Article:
PROSS aims to provide a solution to experimentalists who work with challenging proteins. In a nutshell, the algorithm gets a protein sequence (and structure) as input and provides as output several mutated sequences that are expected to be more stable.
For a detailed explanation about the method and exemplary results, check out our recently published paper in Mol Cell, July 2016
PDF version
HTML version
In citing the PROSS server please refer to the above publication.

This page discusses the following topics/questions:

What do we mean by stability?
PROSS aims to alleviate problems of low expression levels, difficulties in expression in E. coli or other heterologous systems, low solubility, misfolding (the protein is soluble and folded but in an inactive conformation), aggregation, short half-life in-vitro or in-vivo, low Tm, dependency in MBP-tag and others.

If your protein suffers from one or more of these problems, PROSS may help you a lot!
To submit a PROSS query you must provide a template X-ray structure of the protein target or a model (the latter only under very specific conditions).
For more details see below and here

Which proteins are suited for stabilization by PROSS?
PROSS must receive an X-ray structure as input.
If your protein does not have a solved X-ray structure, you may use as input a structure of a close homolog. The sequence homology between the protein of interest and the input structure must be at least 40%.
Obviously, as the homology becomes lower, results become less accurate.
For more details see here

What are PROSS main advantages over other stability methods currently available?

  1. PROSS solution requires low throughput validation. The final output is 7 designs.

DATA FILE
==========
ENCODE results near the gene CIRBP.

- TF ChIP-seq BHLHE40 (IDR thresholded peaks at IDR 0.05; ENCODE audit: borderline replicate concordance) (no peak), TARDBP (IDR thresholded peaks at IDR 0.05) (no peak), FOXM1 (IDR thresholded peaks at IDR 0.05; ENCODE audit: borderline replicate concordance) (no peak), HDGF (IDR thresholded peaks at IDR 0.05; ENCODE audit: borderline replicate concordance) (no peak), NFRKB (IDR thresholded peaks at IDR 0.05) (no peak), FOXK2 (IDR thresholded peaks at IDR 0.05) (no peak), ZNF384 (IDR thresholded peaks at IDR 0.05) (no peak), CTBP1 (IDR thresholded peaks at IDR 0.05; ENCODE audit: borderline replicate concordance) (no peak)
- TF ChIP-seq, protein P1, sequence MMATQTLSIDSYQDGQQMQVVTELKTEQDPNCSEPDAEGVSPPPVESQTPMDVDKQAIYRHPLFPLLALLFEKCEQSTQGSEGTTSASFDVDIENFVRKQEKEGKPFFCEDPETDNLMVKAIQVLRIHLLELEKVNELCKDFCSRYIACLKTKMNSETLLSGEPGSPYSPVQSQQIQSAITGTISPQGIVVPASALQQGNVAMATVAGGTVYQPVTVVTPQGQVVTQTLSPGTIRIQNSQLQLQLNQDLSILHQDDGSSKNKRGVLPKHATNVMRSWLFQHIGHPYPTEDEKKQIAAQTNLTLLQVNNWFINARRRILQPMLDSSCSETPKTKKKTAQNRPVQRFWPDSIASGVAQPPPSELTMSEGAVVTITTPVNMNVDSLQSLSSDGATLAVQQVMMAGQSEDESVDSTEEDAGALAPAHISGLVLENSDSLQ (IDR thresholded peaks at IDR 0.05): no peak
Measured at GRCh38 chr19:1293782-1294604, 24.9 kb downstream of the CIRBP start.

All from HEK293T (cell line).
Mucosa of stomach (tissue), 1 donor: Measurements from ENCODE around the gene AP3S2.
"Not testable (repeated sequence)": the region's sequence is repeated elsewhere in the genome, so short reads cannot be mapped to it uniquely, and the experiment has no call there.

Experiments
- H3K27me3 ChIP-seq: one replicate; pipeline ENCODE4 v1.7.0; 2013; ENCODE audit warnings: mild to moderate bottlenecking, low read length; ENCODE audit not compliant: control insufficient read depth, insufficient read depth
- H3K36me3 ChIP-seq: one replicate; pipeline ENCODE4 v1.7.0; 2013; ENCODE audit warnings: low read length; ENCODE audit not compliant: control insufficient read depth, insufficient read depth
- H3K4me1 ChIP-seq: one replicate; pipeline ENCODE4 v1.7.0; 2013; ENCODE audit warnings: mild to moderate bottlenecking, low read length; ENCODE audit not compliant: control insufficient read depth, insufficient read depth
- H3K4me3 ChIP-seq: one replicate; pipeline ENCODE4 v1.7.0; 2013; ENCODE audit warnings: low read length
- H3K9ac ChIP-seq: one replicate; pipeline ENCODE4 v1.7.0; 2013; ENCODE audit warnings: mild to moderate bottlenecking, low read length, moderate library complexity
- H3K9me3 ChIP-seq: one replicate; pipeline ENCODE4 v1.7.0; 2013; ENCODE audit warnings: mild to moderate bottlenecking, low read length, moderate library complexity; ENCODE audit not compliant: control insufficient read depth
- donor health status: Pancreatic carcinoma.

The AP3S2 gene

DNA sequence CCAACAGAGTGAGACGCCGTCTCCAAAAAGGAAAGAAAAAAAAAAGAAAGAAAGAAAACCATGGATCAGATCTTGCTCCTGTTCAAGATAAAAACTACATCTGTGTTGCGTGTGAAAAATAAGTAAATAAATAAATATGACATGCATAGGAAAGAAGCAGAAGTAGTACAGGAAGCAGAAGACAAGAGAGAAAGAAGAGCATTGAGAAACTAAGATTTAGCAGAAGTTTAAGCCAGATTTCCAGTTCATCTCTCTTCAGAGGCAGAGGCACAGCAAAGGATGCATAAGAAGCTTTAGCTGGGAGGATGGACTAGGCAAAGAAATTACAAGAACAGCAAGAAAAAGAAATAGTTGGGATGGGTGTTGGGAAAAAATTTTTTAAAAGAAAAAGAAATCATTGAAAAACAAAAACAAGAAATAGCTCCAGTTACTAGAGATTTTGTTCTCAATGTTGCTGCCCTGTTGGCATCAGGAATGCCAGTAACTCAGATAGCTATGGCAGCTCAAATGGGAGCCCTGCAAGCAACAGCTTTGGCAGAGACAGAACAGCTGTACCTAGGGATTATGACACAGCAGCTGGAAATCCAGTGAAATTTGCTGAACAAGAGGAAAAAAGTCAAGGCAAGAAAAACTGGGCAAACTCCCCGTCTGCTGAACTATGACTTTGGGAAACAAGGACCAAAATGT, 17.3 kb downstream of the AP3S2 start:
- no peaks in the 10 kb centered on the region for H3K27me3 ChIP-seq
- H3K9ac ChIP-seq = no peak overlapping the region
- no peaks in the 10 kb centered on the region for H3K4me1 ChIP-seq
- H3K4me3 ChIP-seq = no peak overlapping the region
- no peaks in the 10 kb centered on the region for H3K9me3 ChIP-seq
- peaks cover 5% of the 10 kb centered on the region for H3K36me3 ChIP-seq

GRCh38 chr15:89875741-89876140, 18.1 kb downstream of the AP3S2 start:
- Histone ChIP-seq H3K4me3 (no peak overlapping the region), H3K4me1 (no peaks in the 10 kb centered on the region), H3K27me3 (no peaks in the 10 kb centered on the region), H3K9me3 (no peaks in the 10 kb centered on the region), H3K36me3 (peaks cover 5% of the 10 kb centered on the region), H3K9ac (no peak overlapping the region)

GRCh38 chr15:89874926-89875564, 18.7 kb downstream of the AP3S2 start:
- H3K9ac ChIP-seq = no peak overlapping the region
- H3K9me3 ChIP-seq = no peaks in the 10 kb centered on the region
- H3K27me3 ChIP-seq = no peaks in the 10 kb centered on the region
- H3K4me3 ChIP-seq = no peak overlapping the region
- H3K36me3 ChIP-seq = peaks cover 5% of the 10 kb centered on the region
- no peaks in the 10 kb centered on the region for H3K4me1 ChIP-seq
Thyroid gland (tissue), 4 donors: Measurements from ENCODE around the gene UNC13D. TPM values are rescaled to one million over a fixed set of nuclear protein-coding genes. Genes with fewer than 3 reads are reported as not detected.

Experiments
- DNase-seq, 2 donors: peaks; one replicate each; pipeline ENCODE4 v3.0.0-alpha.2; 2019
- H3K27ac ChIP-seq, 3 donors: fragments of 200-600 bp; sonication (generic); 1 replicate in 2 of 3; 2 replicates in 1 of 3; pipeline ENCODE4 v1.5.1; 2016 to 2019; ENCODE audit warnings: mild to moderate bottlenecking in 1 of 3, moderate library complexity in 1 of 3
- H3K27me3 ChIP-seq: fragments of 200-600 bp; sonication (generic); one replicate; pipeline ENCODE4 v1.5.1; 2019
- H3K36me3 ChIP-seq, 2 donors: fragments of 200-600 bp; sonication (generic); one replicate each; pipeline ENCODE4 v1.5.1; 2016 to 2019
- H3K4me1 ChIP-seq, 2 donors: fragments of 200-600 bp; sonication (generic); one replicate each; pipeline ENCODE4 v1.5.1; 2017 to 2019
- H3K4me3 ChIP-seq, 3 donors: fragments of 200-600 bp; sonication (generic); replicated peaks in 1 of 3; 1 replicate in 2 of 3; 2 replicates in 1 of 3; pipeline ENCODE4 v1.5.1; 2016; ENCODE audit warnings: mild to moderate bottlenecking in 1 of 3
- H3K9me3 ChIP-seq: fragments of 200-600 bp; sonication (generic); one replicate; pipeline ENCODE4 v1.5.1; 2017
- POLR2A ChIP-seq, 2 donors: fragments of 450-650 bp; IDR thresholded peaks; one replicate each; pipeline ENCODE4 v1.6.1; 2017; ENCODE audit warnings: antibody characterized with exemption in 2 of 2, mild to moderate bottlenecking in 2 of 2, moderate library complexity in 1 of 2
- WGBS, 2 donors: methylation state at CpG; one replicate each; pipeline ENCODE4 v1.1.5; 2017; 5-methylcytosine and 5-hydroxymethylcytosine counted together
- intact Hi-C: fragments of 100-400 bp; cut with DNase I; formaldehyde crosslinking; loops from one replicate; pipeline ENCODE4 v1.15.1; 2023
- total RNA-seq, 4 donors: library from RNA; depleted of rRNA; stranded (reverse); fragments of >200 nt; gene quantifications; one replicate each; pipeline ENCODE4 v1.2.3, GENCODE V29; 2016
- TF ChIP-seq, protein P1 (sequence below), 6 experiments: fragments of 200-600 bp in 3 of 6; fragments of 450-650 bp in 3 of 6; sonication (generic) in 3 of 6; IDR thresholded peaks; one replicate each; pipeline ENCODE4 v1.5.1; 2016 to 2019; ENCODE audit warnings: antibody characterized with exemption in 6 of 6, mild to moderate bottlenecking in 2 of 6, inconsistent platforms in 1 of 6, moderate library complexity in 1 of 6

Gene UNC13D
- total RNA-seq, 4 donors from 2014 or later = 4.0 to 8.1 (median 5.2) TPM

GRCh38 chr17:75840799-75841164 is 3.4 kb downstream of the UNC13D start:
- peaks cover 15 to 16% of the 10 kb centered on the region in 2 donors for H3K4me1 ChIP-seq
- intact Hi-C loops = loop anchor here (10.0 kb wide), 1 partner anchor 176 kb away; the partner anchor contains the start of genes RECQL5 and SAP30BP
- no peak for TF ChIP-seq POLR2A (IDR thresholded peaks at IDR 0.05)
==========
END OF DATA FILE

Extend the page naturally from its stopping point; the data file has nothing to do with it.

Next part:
Each design has a certain number of substitutions, typically a number between 2%-12% of the total protein.
    The experimental validation is straightforward: select 2-5 designs, order the full genes, clone them, express and test the selected designs to see whether the original problem is alleviated.
  2. PROSS is easy to use. You can't make fundamental errors. You just need to know your protein.

What do the result files include?
When results are ready you will get an email with a zip attachment that includes the following files:

  1. A pdb file of the refined structure (WT sequence)**
  2. 7 stabilized protein models (also termed designs). For each model you will receive:
    1. A pdb file of the model
    2. The amino acid sequence of the model in fasta format
  3. A multiple sequence alignment (MSA) file that was generated by PROSS and used during the process
  4. A readme file which includes PyMOL commands for visualization of the mutated residues on PyMOL
**The refined structure is a pdb file of the input structure after relaxation in PROSS. Minor conformational changes are expected compared to the original structure.

To proceed to experimental validation you only need the sequence files (more details below).
The pdb files are for viewing the results and comparing to the WT (more details below).
The MSA was used during PROSS calculations. You can see there which and how many homologs contributed to the calculation.

How can I view the results and what do I expect to see?
In principle, you can go ahead and order the DNA sequences (see recommendations below) without examining the results. However, we do recommend that you take a look at the models, see that they make sense to you and that mutations are not too close to active sites.

2 ways of viewing the results

  1. Our graphical browser - you will get a link to it with the results email. You can use it to move, rotate or zoom in and out on the structure. You can also click on any mutation to zoom in on it. The browser may respond quite slowly especially for large proteins.
  2. PyMOL visualization
    1. Open a PyMOL session and load the refined structure (WT), then load design_7.
    2. Open the readme file and find the sentence: "Commands to select all mutated positions" and copy the command line for design_7.
      Note that the command begins with "select resi".
    3. Paste the command in the PyMOL command line and press enter. You should see the mutated residues selected on both structures.
    4. Go to "sele" on the right side of PyMOL, click on "S" and then on "sticks".